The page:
“I have lost members over the past two years due to preaching about race. There are only so many losses a small congregation can handle.”

“I have received threats in the past and worry that they might be acted upon if I continued to speak as freely as I would like.”

“One person threatened to disrupt a dialogue we were planning to have about the role of the church in a divided society.  We explained that this wasn’t about trying to change people’s political orientation.  It was just about how to learn to listen to each other and share our experiences in order to find common values. But this person was just so angry that we would even consider having this conversation in the church.  It was very unsettling.”

Several pastors have told me that they have been accused of having a “liberal agenda” for just preaching the values of the Bible such as welcoming the foreigner, showing kindness to strangers, being compassionate, and caring for God’s Creation.  All of this is seen as a thinly veiled critique of the president and his administration.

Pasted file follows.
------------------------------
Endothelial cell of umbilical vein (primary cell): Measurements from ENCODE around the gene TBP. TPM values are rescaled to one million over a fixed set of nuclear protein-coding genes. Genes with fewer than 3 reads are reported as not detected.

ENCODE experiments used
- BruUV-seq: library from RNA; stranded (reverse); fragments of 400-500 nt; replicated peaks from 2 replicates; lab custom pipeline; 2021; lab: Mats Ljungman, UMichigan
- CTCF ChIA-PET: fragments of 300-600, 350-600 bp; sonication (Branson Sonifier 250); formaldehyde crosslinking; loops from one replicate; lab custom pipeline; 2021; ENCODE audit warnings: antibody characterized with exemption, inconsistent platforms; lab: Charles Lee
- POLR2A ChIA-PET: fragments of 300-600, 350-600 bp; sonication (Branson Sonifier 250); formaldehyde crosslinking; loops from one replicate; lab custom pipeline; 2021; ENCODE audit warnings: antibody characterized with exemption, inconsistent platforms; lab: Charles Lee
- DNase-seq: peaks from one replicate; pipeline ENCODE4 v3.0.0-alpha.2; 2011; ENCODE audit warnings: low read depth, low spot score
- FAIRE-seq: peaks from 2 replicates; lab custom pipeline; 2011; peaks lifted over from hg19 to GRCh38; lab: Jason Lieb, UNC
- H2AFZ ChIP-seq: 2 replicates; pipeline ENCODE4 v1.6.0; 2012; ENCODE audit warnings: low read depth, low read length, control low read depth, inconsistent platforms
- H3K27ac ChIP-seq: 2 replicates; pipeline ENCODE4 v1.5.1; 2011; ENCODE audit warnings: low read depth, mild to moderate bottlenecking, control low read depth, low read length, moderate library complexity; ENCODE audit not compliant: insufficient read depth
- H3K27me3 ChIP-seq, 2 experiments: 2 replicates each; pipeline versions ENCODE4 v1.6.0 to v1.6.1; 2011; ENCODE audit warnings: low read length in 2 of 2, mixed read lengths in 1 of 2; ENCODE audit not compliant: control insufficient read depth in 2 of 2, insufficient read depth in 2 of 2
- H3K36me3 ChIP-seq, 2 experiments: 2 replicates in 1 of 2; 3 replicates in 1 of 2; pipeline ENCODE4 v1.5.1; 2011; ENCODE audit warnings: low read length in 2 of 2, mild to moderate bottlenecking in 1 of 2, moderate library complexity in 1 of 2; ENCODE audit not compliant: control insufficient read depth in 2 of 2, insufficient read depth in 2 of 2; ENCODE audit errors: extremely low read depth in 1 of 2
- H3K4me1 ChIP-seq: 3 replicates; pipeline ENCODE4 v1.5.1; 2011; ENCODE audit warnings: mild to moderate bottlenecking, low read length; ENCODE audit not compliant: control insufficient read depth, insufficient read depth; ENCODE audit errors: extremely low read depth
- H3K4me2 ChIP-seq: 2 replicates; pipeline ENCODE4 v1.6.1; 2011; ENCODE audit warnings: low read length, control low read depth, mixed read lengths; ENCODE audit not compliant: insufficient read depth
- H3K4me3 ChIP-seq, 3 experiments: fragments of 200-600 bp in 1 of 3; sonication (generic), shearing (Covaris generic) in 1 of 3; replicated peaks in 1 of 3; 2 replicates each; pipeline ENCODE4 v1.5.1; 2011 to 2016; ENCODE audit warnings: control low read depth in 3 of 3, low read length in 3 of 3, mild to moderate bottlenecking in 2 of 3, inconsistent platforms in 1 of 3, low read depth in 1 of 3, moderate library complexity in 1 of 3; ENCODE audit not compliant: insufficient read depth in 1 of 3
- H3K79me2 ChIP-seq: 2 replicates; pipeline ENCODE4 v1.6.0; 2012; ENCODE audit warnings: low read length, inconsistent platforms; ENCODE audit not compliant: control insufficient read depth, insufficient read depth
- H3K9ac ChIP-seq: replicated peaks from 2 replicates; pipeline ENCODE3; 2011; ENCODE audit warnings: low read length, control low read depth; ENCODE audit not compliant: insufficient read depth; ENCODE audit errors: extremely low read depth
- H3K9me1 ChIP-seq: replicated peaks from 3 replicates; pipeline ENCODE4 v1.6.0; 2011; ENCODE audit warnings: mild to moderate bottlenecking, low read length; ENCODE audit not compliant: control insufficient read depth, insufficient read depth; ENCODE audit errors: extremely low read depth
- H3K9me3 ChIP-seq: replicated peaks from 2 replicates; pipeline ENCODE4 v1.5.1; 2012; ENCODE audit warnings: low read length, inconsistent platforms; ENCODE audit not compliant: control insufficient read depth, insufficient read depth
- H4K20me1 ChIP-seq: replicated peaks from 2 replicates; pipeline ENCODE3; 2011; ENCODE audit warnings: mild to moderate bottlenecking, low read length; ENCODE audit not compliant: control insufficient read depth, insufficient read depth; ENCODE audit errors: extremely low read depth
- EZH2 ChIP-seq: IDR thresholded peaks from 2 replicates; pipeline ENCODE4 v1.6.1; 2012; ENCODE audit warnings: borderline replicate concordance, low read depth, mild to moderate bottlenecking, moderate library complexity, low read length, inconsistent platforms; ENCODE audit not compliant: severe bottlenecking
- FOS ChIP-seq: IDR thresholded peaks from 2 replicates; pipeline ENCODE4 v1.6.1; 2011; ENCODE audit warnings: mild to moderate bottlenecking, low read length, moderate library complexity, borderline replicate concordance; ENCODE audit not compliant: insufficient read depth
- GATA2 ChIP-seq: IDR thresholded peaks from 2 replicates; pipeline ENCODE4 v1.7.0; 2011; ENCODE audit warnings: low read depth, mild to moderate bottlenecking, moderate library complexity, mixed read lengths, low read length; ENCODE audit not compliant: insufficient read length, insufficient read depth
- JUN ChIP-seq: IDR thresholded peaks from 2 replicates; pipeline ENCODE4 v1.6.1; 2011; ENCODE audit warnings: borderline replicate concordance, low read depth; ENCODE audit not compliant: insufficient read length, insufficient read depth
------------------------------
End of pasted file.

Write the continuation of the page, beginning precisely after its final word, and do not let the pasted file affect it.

Interestingly, this is exactly what happened in Nazi Germany when the pastors refused to align with the Reich’s ideology.

Says Stroud: “Every sermon that advocated basic Christian virtues challenged the Nazi way of being. . . As Christians know from the New Testament, especially the Acts of the Apostles, simply preaching the gospel in the face of evil is sufficient to provoke violent response” (20).

As Jesus said:  “You will be betrayed even by parents and brothers, by relatives and friends; and they will put some of you to death. You will be hated by all because of my name. But not a hair of your head will perish. By your endurance you will gain your souls” (Luke 21:16-19).

What does this endurance look like?